Beijing’s Omicron outbreak leads to temple closures

China reported 65 cases of Covid-19 transmitted locally for January 15, including the first Omicron case in Beijing, only a few weeks after the start of the city Winter Olympics February 4 and the country Lunar New Year Holidays. That was down from 104 comparable cases a day earlier, as the outbreak in the northwest city of Xian winds down after strict lockdowns. But the highly transmissible Omicron variant has been detected in at least five provinces and municipalities, prompting cities to impose curbs to stop its spread and threatening to further undermine slowing economic growth.

Saturday, the capital Beijing reported the first local infection of the Omicron variant, involving a person who visited multiple malls and restaurants in the previous 14 days. The person had not left town since the beginning of this year. China did not specify the total number of Omicron cases detected. On 13,000 people have been tested for Covid-19 in Haidian district where the case was discovered, but none of the results came back positive, Beijing Daily, a government newspaper, cited official data on Sunday. However, some religious sites in the city were already closed to visitors as a precaution. The Lama Temple, a Tibetan Buddhist monastery in central Beijing, announced on Sunday that it would be closed indefinitely due to the Covid-19 outbreak and control measures.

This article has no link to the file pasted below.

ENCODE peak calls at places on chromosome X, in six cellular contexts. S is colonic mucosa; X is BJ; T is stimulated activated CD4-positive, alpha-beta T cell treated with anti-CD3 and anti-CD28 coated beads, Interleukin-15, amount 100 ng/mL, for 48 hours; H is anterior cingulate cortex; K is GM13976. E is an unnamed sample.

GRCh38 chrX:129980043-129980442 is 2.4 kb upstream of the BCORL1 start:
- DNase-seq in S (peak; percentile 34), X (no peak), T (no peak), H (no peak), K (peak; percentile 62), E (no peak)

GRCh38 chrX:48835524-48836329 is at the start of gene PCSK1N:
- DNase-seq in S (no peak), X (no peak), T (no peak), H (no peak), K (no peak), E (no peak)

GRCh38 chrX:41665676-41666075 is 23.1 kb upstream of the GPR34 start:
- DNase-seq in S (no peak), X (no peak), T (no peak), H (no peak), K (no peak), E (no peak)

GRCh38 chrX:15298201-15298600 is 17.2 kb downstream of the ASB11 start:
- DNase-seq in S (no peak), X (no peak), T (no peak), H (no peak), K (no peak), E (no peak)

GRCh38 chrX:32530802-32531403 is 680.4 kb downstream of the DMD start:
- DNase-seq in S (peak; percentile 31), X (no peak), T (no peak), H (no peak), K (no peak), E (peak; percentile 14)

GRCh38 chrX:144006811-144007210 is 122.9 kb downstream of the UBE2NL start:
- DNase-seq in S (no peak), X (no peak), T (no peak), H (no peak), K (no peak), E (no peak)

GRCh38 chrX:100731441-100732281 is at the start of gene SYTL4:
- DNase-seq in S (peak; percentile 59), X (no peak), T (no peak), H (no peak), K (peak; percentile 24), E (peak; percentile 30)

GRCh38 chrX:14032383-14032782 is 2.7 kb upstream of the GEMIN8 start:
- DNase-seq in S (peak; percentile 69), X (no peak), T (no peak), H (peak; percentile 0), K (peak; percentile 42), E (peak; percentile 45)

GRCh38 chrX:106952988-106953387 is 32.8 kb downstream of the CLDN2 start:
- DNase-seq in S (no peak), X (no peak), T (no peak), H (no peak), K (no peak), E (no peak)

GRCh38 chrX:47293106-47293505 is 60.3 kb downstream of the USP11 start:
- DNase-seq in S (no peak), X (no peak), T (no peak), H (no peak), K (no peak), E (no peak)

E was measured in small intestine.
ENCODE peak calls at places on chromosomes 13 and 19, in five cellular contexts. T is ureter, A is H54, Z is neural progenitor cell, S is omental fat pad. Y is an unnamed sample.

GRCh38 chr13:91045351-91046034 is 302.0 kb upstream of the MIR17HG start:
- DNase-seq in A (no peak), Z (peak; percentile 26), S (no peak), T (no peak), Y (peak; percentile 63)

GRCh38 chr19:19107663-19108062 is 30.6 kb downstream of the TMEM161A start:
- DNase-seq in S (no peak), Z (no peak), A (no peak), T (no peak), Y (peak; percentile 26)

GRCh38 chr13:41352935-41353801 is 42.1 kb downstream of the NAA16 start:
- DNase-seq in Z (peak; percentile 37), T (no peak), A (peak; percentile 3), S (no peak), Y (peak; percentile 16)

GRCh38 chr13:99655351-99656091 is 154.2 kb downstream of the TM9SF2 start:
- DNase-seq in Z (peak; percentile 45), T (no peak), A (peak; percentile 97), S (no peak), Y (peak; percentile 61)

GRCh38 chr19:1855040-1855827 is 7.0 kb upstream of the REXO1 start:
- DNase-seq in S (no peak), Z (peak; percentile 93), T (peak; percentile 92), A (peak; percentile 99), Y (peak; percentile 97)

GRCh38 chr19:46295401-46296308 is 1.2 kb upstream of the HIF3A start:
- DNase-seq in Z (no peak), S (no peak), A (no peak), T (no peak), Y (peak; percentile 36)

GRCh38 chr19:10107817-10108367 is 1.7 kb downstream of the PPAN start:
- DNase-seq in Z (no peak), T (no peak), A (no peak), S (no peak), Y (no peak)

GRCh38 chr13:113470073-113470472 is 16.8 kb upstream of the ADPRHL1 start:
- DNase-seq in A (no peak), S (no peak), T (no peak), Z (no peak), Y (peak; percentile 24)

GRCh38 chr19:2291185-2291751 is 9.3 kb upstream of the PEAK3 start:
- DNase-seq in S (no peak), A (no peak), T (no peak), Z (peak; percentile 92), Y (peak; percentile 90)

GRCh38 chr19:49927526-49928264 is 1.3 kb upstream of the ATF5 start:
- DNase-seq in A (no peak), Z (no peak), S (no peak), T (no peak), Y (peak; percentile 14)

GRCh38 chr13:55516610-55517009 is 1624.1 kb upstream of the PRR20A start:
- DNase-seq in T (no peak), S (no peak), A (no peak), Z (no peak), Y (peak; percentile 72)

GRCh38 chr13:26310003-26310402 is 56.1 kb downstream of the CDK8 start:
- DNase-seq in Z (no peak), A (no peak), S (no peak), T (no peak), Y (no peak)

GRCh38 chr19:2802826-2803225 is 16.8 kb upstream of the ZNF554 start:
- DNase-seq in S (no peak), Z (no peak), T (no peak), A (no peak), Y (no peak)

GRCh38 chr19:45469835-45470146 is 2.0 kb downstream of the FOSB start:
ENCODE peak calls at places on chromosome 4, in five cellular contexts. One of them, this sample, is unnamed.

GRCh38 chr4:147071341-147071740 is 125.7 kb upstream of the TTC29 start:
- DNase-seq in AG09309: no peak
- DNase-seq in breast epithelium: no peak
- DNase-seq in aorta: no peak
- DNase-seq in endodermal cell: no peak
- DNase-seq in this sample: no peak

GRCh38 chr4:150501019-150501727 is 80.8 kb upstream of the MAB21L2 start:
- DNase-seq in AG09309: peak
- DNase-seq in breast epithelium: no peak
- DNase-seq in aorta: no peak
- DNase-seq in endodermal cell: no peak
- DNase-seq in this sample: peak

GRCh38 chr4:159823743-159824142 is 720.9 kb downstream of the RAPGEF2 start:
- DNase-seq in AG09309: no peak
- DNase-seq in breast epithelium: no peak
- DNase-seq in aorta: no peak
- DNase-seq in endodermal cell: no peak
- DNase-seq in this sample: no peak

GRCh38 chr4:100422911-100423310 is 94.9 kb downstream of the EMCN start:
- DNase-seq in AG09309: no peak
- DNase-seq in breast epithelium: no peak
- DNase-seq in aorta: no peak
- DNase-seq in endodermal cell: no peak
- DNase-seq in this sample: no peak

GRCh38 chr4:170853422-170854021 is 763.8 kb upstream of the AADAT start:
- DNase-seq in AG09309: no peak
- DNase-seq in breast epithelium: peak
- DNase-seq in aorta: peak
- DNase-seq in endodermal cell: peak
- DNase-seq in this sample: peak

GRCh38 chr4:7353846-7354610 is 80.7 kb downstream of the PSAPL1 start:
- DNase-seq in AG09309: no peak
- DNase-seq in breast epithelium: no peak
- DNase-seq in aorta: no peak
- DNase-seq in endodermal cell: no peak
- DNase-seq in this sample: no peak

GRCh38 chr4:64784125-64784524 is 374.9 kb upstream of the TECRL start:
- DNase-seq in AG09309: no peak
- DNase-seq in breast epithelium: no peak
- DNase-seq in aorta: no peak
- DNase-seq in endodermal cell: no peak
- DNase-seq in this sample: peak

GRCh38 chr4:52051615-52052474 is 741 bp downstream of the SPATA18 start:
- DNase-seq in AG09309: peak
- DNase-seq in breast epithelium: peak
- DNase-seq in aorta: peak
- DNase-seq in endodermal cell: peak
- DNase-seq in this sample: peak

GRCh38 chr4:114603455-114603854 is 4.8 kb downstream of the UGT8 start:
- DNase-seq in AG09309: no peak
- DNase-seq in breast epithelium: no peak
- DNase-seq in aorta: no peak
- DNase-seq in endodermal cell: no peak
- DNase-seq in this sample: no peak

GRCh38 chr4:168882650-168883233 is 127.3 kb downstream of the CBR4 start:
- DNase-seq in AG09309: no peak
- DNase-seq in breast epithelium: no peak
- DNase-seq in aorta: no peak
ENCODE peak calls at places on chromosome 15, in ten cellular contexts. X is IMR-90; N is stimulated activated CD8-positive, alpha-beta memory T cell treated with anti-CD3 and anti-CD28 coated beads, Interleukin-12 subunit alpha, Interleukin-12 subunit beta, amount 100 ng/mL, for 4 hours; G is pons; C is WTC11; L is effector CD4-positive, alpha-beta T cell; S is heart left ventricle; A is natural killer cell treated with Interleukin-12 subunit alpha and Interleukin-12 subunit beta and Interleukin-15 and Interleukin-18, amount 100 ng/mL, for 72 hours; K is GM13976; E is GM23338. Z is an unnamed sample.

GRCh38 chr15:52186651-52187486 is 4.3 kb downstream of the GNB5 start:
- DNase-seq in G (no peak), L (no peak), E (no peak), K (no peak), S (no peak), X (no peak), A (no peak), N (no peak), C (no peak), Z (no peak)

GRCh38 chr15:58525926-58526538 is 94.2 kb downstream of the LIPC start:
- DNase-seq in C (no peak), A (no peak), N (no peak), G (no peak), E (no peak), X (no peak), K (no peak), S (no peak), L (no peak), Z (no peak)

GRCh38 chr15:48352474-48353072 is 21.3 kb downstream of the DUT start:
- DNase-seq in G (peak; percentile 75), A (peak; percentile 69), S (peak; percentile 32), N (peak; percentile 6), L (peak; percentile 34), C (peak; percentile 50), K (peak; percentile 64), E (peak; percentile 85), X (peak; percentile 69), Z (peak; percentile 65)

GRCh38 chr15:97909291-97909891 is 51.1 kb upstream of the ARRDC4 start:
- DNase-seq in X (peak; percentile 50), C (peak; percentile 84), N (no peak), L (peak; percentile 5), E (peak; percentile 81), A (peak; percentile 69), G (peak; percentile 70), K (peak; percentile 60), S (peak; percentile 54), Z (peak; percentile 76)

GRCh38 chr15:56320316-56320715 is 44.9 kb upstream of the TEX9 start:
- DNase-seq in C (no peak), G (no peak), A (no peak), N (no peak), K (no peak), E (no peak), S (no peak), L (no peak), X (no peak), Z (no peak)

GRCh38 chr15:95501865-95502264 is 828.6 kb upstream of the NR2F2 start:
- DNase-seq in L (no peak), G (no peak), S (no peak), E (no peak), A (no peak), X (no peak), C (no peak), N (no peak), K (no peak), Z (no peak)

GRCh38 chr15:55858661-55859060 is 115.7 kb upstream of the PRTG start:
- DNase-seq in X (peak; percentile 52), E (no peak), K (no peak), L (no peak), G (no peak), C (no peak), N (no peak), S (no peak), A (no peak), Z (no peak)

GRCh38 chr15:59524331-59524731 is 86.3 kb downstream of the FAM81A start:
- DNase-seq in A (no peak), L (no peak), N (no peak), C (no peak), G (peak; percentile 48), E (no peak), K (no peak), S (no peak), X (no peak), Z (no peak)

“It is too early to conclude that Omicron will overwhelm China’s efforts to suppress Covid,” Mark Williams, chief Asia economist at Capital Economics, said in a note released Friday. “But it is clear that the emergence of more transmissible variants requires more frequent interventions… And the economic toll of this vigilance is getting heavier.”

Mainland China reported 119 new confirmed cases of Covid-19 for January 15, including imported infections, up from 165 a day earlier, according to data from the National Health Commission (NHC) on Sunday. New locally transmitted cases were in Tianjin, Henan, beijing, Guangdong and Shanxi, said the NHC. There were no new deaths, leaving the death toll at 4,636. As of January 15, mainland China had 104,864 confirmed cases.